For organizations that clearly consider themselves to be Part 2 providers, the need to segregate patient records regarding SUD has proven an enormous technical challenge. Even the most sophisticated electronic health record (EHR) modules lack the capability of automatically flagging or separating Part 2 records; in other words, there is currently no protocol for protecting SUD treatment information while integrating behavioral health records within current EHR systems. We believe that this capability is possible, and with some of the regulatory barriers out of the way if provisions in this rule are finalized, would mean that providers would better be able to access relevant information when clinically appropriate and necessary. However, SAMHSA has not addressed these health IT issues in the proposed rule.

The agency does propose to extend HIPAA enforcement penalties for information breaches; without providing guidance, support and time for Part 2 providers to modify and enhance their health IT and EHR capabilities, it is unreasonable to hold them to information protection standards beginning in 2024. We thus recommend that SAMHSA work with the Office of the National Coordinator as well as the health IT vendor community to develop plans, certification criteria and support resources to ensure that patient information is meaningfully protected and providers have the resources to put these protections in place without undue burden.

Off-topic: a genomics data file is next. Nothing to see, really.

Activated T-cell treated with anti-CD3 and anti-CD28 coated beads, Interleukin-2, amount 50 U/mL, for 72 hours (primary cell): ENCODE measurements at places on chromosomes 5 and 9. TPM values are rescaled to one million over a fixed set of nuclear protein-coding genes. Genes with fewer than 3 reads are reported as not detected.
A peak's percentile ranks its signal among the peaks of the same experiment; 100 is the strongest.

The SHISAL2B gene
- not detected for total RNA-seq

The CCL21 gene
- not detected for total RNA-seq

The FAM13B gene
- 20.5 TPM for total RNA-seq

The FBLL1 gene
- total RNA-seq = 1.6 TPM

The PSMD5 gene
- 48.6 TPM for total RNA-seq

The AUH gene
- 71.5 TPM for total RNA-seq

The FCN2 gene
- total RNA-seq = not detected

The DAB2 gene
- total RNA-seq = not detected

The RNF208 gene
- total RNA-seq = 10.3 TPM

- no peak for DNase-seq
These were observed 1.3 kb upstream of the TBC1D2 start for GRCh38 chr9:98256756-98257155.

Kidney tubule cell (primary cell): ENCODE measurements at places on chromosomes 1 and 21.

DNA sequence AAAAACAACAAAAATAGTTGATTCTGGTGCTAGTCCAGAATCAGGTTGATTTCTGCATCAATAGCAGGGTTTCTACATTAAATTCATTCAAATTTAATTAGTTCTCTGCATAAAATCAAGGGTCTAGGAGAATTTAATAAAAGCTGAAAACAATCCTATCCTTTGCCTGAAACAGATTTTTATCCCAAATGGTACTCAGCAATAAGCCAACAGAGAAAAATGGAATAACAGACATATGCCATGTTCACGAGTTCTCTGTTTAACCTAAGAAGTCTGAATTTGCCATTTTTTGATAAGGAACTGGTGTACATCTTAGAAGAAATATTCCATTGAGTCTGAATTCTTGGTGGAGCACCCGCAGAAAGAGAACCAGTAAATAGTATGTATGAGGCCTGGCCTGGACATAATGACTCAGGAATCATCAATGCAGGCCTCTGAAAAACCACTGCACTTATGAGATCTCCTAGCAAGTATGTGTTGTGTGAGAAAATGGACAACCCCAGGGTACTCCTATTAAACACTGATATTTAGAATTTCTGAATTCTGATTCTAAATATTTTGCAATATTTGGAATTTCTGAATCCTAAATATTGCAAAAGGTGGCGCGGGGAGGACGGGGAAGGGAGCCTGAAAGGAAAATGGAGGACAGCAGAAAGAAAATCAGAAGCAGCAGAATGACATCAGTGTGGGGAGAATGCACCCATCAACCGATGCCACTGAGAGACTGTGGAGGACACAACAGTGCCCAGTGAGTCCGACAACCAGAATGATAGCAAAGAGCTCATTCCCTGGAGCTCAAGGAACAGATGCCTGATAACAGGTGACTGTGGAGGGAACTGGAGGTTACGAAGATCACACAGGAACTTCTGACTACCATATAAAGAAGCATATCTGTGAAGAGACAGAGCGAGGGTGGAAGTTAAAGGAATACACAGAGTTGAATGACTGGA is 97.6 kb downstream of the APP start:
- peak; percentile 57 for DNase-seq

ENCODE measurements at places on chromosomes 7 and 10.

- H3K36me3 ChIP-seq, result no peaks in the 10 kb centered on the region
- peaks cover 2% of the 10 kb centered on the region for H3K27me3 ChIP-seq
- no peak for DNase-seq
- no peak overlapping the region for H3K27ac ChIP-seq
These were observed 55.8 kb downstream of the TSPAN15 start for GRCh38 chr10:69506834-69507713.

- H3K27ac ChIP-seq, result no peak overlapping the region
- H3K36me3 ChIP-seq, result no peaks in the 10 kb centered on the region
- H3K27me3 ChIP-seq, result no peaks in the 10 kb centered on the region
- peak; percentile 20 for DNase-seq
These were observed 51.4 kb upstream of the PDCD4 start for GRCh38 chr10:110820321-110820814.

We also recommend that SAMHSA introduce a phase-in period for enforcement, as the complex nature of compliance with Part 2 regulations is already a deterrent to take on patients with SUD without threat of monetary penalty. Providers are willing and committed to provide coordinated, whole-person care; they need the technical tools and capabilities to be able to do it.